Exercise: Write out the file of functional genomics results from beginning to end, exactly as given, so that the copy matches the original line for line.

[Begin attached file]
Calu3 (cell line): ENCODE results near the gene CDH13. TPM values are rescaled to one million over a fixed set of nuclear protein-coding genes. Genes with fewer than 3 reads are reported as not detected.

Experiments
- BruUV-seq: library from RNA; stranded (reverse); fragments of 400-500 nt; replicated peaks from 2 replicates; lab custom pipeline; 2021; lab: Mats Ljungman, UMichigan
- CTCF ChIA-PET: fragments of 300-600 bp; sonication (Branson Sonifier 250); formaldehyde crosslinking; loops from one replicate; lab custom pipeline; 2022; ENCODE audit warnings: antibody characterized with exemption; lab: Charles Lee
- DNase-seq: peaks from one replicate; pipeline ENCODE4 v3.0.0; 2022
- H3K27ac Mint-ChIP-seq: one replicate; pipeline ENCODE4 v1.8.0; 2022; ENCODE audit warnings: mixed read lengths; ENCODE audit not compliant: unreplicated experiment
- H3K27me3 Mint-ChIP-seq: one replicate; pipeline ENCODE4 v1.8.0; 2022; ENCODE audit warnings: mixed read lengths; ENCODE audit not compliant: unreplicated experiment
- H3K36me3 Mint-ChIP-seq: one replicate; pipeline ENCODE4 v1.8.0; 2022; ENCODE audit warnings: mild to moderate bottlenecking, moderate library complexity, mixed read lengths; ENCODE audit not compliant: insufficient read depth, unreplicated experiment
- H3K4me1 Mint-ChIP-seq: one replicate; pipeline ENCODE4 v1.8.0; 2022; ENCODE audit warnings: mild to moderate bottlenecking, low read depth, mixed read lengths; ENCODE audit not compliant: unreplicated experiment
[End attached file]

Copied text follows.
Calu3 (cell line): ENCODE results near the gene CDH13. TPM values are rescaled to one million over a fixed set of nuclear protein-coding genes. Genes with fewer than 3 reads are reported as not detected.

Experiments
- BruUV-seq: library from RNA; stranded (reverse); fragments of 400-500 nt; replicated peaks from 2 replicates; lab custom pipeline; 2021; lab: Mats Ljungman, UMichigan
- CTCF ChIA-PET: fragments of 300-600 bp; sonication (Branson Sonifier 250); formaldehyde crosslinking; loops from one replicate; lab custom pipeline; 2022; ENCODE audit warnings: antibody characterized with exemption; lab: Charles Lee
- DNase-seq: peaks from one replicate; pipeline ENCODE4 v3.0.0; 2022
- H3K27ac Mint-ChIP-seq: one replicate; pipeline ENCODE4 v1.8.0; 2022; ENCODE audit warnings: mixed read lengths; ENCODE audit not compliant: unreplicated experiment
- H3K27me3 Mint-ChIP-seq: one replicate; pipeline ENCODE4 v1.8.0; 2022; ENCODE audit warnings: mixed read lengths; ENCODE audit not compliant: unreplicated experiment
- H3K36me3 Mint-ChIP-seq: one replicate; pipeline ENCODE4 v1.8.0; 2022; ENCODE audit warnings: mild to moderate bottlenecking, moderate library complexity, mixed read lengths; ENCODE audit not compliant: insufficient read depth, unreplicated experiment
- H3K4me1 Mint-ChIP-seq: one replicate; pipeline ENCODE4 v1.8.0; 2022; ENCODE audit warnings: mild to moderate bottlenecking, low read depth, mixed read lengths; ENCODE audit not compliant: unreplicated experiment